The main threat to the planet’s biodiversity, and therefore a threat to human well-being, is the combination of population growth and the resources utilized by that population. Human populations require resources to survive and thrive, and many of these resources are being extracted from the environment in an unsustainable way.
The top three immediate threats to biodiversity are habitat loss, overexploitation, and the introduction of exotic species. Two direct result of ‘s population growth and resource usage. The third comes from the increase in mobility and exchanges. A fourth major cause of the extinction, is anthropogenic (man-made) climate change, as a consequence of the energy needs of the human population and the use of fossil fuels to meet those needs.
People depend on technology to change their environment and make it habitable. Consider Sumatra’s outstanding biodiversity: it is home to an orangutan species, an endangered species of elephant, and the Sumatran tiger, but half of Sumatra’s forest already does not exist . The island of Borneo is home to other orangutan species, has lost a similar forested area.
Forest loss happens even in protected areas forests will be cleared for logging and Palm oil is used in products including food, cosmetics, and biodiesel in Europe. Much of the loss (2.4%) occurred in the tropics, where forest loss is mainly due to the harvesting of timber. These losses certainly also represent the extinction of unique species in these areas.
The market for illegally harvested tropical timber is huge, and timber products can often be found at hardware stores in the United States. In 2006, this amounted to US$3.6 billion in timber products. Most illegal products are imported from countries that act as middlemen and are not the origin of the wood.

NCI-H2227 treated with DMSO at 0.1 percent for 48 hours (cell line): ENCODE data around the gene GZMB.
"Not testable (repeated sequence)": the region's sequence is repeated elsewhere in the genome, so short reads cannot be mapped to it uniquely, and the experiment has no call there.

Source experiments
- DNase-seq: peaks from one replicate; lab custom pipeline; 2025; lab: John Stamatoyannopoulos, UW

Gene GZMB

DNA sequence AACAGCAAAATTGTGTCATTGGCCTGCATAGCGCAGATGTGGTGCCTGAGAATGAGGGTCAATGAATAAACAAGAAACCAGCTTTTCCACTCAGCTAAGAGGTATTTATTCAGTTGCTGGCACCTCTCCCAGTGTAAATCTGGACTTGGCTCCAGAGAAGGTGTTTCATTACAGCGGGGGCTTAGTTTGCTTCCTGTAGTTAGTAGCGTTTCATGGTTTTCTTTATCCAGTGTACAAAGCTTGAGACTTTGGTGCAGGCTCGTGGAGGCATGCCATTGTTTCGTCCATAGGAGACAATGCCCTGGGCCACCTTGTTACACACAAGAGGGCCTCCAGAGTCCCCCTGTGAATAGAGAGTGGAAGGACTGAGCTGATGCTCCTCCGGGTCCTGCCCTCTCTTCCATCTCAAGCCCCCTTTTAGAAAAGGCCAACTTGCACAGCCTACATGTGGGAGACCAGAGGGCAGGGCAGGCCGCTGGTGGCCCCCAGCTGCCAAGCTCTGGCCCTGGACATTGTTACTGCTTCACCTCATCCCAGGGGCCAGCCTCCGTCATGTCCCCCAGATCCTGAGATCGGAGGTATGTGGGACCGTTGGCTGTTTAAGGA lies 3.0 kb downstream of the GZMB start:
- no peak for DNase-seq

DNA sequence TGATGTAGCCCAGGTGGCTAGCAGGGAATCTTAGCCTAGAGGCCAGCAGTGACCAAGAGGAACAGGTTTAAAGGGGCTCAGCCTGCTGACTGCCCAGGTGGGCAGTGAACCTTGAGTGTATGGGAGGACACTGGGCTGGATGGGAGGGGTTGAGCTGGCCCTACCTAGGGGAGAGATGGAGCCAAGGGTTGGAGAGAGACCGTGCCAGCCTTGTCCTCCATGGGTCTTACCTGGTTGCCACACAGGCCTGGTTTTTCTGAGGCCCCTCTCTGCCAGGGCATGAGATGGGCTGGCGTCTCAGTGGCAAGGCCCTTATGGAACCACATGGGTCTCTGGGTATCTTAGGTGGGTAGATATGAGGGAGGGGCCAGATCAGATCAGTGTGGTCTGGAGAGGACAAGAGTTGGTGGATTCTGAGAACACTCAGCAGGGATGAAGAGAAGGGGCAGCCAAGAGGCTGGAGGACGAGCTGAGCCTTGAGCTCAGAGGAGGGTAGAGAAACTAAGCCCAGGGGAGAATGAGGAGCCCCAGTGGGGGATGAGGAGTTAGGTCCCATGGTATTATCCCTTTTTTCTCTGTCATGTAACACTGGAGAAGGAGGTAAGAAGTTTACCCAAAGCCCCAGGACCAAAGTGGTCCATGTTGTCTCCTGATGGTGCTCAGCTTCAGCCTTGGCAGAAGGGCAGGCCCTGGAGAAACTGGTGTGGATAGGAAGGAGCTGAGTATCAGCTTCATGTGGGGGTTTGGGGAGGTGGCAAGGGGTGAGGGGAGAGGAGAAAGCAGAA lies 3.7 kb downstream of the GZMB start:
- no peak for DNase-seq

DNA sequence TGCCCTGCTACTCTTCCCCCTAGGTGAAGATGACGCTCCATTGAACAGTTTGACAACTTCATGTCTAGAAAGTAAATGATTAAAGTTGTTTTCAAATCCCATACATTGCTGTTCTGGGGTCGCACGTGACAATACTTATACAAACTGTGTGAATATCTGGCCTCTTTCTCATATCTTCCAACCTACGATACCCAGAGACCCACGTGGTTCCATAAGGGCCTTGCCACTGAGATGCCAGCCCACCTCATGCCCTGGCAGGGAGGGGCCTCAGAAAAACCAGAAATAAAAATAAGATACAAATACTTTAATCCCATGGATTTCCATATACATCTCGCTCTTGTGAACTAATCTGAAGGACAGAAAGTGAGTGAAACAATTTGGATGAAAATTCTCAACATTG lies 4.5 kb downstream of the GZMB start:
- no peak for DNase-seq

The Forest Stewardship Council (FSC) certifies sustainably harvested forest products. There are other certifications besides the FSC, but they are managed by logging companies.
While it would be great if there was a list of legal and illegal timber, it’s not that simple. Laws on logging and forest management vary from country to country; What is illegal in one country may be legal in another. Where and how a product is sourced and whether the forest it comes from is sustainably managed are factors that influence whether a wood product is FSC certified.
It’s always a good idea to ask questions about the provenance of a wood product and how the supplier knows it was legally harvested.
Dam building of rivers affects flow and access to habitats. Changing a river regime can reduce or eliminate populations adapted to seasonal river changes. Many fish species in the United States, particularly rare or restricted-range species, have experienced declines caused by damming of rivers and loss of habitats. Research has confirmed that amphibian species that must complete parts of their life cycles in and on terrestrial habitats are at increased risk of population decline and extinction due to the increased likelihood of losing one of their habitats or access between them,